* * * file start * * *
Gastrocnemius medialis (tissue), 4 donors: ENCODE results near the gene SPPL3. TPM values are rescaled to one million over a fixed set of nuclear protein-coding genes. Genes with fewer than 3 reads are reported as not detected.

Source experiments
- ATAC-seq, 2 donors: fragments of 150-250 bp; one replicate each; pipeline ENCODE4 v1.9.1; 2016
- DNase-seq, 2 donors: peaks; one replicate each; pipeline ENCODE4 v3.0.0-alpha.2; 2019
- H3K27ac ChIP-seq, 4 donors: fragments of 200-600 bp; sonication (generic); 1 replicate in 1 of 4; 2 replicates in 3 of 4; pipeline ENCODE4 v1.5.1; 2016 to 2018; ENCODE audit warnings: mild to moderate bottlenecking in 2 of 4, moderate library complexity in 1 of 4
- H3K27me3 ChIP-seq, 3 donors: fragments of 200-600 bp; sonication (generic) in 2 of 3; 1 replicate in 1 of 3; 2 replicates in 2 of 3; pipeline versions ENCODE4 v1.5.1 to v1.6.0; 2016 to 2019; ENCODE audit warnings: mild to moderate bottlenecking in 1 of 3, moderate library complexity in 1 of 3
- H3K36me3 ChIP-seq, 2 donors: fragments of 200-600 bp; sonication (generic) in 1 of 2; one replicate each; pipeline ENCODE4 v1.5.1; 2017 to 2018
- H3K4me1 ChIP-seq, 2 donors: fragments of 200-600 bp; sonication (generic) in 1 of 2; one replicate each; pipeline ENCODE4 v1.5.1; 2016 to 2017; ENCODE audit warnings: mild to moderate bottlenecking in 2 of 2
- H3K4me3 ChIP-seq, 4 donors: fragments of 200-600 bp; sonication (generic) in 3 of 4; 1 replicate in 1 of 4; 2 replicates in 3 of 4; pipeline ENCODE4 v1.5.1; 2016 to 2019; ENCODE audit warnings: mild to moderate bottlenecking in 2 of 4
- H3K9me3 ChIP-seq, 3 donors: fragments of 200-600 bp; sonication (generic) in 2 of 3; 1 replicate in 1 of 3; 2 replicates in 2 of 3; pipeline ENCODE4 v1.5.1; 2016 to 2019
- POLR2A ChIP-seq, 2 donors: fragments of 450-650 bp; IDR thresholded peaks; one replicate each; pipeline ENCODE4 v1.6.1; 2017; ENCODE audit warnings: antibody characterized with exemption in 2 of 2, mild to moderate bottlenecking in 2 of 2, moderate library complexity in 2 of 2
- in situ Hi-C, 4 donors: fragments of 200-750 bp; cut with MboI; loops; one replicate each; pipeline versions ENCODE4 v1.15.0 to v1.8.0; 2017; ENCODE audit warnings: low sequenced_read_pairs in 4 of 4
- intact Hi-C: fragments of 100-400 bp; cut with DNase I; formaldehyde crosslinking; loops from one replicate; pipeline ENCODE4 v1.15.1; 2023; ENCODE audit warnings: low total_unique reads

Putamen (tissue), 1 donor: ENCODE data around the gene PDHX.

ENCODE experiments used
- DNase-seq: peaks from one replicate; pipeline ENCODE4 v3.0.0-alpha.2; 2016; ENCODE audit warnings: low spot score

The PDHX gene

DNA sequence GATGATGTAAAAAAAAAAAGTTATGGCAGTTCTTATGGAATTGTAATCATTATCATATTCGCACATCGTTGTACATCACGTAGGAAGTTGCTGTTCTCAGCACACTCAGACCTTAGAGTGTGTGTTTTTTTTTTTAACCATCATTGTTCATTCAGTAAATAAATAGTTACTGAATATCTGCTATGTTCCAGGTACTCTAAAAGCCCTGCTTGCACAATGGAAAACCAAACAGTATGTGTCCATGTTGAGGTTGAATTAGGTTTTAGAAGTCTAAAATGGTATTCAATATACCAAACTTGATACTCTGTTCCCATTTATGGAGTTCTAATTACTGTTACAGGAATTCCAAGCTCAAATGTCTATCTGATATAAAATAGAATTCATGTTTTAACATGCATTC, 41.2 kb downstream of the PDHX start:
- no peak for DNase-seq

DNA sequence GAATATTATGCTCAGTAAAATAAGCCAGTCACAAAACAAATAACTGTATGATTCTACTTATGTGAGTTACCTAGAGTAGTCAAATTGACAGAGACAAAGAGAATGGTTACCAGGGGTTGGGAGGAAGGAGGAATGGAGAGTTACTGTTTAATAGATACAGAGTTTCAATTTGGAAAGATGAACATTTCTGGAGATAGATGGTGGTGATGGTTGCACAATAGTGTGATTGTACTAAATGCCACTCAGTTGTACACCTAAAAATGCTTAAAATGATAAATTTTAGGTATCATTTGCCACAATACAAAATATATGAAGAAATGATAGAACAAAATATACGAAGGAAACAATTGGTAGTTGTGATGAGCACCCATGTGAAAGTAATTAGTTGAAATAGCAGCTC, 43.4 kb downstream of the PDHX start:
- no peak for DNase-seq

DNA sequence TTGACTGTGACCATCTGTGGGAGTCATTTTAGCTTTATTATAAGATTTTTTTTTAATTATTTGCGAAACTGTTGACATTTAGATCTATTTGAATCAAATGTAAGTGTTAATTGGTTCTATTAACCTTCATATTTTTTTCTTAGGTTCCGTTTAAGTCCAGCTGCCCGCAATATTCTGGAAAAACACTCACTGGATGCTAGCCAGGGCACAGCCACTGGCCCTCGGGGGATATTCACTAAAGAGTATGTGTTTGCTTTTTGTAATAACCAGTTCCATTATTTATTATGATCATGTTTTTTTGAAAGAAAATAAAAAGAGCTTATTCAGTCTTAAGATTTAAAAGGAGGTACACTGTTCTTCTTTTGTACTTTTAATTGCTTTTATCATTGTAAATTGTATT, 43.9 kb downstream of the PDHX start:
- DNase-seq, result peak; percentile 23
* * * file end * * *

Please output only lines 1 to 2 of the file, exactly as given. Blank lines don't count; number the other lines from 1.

Gastrocnemius medialis (tissue), 4 donors: ENCODE results near the gene SPPL3. TPM values are rescaled to one million over a fixed set of nuclear protein-coding genes. Genes with fewer than 3 reads are reported as not detected.

Source experiments